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The FTC and the New York Attorney General recently announced a record-setting $170 million ($136 million to the FTC and $34 million to the NY AG) joint settlement with Google. The settlement resolves allegations that YouTube violated the Children’s Online Privacy Protection Act (“COPPA”) and is the largest penalty the FTC has ever received in

Effective January 1, 2020, New Hampshire’s new Insurance Data Security Law will impose certain information security requirements on entities that (1) are licensed under the state’s insurance laws and (2) handle “nonpublic information.” “Nonpublic information” is defined as information that is not publicly available and falls into one of the two following categories:

  1. Information that

Last week, the New York Attorney General’s Office announced that Bombas had agreed to pay $65,000 and implement a number of injunctive provisions to settle allegations that the sock startup failed to comply with the state’s data breach notification statute. According to the press release, Bombas learned in November 2014, that an unauthorized intruder

Earlier this month, the Department of Justice released a White Paper and FAQ on the Clarifying Lawful Overseas Use of Data (CLOUD) Act. Enacted in March 2018, the CLOUD Act attempts to resolve the legal conflicts that arise when one country orders the disclosure of electronic data pursuant to a criminal investigation, but another country’s

Yesterday, Christine Wilson was sworn in as FTC Commissioner. Commissioner Wilson – the fifth and final Trump appointee – joins the FTC from Delta Airlines and assumes former Commissioner Maureen Ohlhausen’s seat. Commissioner Ohlhausen announced her departure on Tuesday – the day her term ended, concluding over six years of service as Commissioner, including a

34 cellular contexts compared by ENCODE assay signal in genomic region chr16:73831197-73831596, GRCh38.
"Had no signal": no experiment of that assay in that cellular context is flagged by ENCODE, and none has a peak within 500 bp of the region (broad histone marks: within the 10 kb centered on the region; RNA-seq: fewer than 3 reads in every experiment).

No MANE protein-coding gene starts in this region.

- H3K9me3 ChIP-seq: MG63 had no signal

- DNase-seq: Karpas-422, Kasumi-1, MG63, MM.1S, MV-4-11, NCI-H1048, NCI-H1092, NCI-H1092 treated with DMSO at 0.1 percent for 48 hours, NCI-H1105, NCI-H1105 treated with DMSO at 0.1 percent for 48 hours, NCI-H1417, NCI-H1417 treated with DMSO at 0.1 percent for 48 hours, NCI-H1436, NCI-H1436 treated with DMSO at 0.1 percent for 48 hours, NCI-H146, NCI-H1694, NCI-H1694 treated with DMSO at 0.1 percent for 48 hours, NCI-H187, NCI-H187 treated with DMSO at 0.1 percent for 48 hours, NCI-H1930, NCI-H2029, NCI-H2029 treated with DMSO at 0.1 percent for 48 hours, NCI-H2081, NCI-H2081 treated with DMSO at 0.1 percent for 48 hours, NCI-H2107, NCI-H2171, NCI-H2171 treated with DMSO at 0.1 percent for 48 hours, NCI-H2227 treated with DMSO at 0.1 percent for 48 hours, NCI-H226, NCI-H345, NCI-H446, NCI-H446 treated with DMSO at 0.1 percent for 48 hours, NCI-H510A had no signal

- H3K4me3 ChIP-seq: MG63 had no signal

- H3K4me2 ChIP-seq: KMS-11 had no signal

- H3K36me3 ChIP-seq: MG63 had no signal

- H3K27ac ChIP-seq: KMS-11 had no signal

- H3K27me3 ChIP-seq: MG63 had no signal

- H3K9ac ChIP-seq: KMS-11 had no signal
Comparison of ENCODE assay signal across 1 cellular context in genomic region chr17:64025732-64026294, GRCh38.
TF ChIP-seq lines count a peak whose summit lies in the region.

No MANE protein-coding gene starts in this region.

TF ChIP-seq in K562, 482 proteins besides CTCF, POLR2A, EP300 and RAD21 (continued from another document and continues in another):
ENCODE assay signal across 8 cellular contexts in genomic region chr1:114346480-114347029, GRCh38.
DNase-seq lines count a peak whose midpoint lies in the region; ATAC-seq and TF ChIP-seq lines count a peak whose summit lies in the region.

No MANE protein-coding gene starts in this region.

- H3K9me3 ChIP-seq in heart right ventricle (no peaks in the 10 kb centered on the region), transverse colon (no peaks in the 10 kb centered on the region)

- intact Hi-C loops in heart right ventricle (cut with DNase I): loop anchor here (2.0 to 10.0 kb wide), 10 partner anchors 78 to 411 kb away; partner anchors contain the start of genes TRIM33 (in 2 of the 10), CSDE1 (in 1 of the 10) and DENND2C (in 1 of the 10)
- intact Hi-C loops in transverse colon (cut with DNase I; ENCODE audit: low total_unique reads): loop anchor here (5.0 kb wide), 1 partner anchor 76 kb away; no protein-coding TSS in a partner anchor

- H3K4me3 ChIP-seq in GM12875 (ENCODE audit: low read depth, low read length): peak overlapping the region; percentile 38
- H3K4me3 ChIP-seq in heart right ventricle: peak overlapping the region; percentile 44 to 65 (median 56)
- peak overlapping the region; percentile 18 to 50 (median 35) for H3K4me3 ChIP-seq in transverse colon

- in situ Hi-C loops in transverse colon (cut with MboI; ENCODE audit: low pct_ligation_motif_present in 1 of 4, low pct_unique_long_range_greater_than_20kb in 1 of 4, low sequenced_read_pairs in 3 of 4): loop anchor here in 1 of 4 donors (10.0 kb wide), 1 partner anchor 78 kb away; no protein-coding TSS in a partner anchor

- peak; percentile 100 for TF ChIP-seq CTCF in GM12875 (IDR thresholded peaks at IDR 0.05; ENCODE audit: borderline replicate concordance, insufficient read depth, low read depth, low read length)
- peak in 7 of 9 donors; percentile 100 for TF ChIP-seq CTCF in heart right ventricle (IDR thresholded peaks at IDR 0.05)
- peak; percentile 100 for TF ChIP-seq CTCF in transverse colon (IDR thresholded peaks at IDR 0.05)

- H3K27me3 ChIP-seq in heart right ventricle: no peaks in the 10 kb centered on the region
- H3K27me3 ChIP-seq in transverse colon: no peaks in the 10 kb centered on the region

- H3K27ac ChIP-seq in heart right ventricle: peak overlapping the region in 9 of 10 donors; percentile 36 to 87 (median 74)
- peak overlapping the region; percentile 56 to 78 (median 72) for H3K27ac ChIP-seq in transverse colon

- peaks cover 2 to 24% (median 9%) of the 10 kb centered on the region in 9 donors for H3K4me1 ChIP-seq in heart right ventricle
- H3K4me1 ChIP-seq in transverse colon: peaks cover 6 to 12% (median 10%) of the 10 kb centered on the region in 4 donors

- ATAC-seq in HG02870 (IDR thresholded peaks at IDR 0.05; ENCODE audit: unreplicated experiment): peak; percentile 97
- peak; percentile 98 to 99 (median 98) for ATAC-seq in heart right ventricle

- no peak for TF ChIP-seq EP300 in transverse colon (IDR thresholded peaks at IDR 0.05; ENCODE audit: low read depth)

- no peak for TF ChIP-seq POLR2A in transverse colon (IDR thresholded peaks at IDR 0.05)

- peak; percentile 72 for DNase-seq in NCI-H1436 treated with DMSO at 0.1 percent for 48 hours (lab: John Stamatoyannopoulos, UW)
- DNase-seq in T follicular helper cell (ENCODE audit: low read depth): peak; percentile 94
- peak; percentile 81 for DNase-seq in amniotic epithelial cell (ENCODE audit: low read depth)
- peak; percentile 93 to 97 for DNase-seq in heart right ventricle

On Tuesday, in an 80 to 19 vote, the Senate confirmed Peter Feldman as CPSC Commissioner – to finish Commissioner Mohorovic’s term ending October 26, 2019. Today, in a narrow 51 to 49 vote, the Senate confirmed him to a full, seven-year term. As we discussed here, Mr. Feldman previously served as Senior Counsel

You’ve probably heard of the dreaded four-letter word – GDPR.  Companies around the globe had been preparing for the May 25th implementation date for quite some time.  But U.S.-based companies with no apparent EU presence may not have thought twice about whether the data protection law across the pond even applies to them.  Let’s face it, we have enough federal and state laws here in the U.S. to worry about.  But now that the GDPR dust has settled a bit, these U.S. companies may want to take a closer to look to confirm they aren’t captured within GDPR’s sweeping scope.

In this first installment of GDPR SIDEBAR, we address the fundamental threshold question of whether and to what extent a U.S.-based company must comply with the GDPR.  [click here for a primer on GDPR]


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Just when you think you have it all under control, the data breach notification law landscape changes – again. Over the past few weeks, several data breach notification statutes were updated, including an effective date for Canada’s mandatory breach notification obligations, as well as the adoption of legislation in the two holdout states (Alabama and

Last Friday, the CPSC voted to sue Britax Child Safety, Inc. to force the company to recall various models of single and double B.O.B. jogging strollers. The one-count administrative complaint alleges that the strollers present a substantial product hazard under Section 15(a)(2) of the Consumer Product Safety Act because they contain a product defect that

Last Friday, ten consumer and privacy advocacy groups, including the Electronic Privacy Information Center, Center for Digital Democracy, and Consumer Watchdog, sent a letter to Acting Chairman Ann Marie Buerkle, requesting that the CPSC recall the Google Home Mini smart speaker. The speaker was designed to respond to the voice commands, “OK, Google” and “Hey,